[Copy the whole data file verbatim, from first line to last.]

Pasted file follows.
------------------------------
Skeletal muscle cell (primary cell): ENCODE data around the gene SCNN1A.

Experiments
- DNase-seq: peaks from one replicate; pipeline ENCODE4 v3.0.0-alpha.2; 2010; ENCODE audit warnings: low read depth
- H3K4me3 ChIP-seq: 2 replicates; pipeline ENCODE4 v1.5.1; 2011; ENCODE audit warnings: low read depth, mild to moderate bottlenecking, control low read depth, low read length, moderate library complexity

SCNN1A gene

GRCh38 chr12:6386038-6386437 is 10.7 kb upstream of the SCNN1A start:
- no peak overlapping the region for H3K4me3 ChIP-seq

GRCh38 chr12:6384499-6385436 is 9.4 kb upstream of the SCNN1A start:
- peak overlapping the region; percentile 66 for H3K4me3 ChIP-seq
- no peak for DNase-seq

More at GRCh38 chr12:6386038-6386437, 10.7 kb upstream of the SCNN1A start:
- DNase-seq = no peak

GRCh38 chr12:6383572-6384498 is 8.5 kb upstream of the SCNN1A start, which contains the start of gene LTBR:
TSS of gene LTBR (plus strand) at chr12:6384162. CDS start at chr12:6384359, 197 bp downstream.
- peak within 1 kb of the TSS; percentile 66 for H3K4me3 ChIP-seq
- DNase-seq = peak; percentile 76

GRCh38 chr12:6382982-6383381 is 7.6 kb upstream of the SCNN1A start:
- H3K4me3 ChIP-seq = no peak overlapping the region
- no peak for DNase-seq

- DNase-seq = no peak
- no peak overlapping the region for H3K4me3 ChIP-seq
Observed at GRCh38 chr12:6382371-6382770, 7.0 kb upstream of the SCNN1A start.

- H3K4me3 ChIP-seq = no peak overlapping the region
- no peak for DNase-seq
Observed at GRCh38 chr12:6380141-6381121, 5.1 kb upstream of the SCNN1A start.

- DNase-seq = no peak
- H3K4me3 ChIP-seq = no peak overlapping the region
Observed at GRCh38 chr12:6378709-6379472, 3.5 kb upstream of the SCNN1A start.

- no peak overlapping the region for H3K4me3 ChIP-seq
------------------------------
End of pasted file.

Skeletal muscle cell (primary cell): ENCODE data around the gene SCNN1A.

Experiments
- DNase-seq: peaks from one replicate; pipeline ENCODE4 v3.0.0-alpha.2; 2010; ENCODE audit warnings: low read depth
- H3K4me3 ChIP-seq: 2 replicates; pipeline ENCODE4 v1.5.1; 2011; ENCODE audit warnings: low read depth, mild to moderate bottlenecking, control low read depth, low read length, moderate library complexity

SCNN1A gene

GRCh38 chr12:6386038-6386437 is 10.7 kb upstream of the SCNN1A start:
- no peak overlapping the region for H3K4me3 ChIP-seq

GRCh38 chr12:6384499-6385436 is 9.4 kb upstream of the SCNN1A start:
- peak overlapping the region; percentile 66 for H3K4me3 ChIP-seq
- no peak for DNase-seq

More at GRCh38 chr12:6386038-6386437, 10.7 kb upstream of the SCNN1A start:
- DNase-seq = no peak

GRCh38 chr12:6383572-6384498 is 8.5 kb upstream of the SCNN1A start, which contains the start of gene LTBR:
TSS of gene LTBR (plus strand) at chr12:6384162. CDS start at chr12:6384359, 197 bp downstream.
- peak within 1 kb of the TSS; percentile 66 for H3K4me3 ChIP-seq
- DNase-seq = peak; percentile 76

GRCh38 chr12:6382982-6383381 is 7.6 kb upstream of the SCNN1A start:
- H3K4me3 ChIP-seq = no peak overlapping the region
- no peak for DNase-seq

- DNase-seq = no peak
- no peak overlapping the region for H3K4me3 ChIP-seq
Observed at GRCh38 chr12:6382371-6382770, 7.0 kb upstream of the SCNN1A start.

- H3K4me3 ChIP-seq = no peak overlapping the region
- no peak for DNase-seq
Observed at GRCh38 chr12:6380141-6381121, 5.1 kb upstream of the SCNN1A start.

- DNase-seq = no peak
- H3K4me3 ChIP-seq = no peak overlapping the region
Observed at GRCh38 chr12:6378709-6379472, 3.5 kb upstream of the SCNN1A start.

- no peak overlapping the region for H3K4me3 ChIP-seq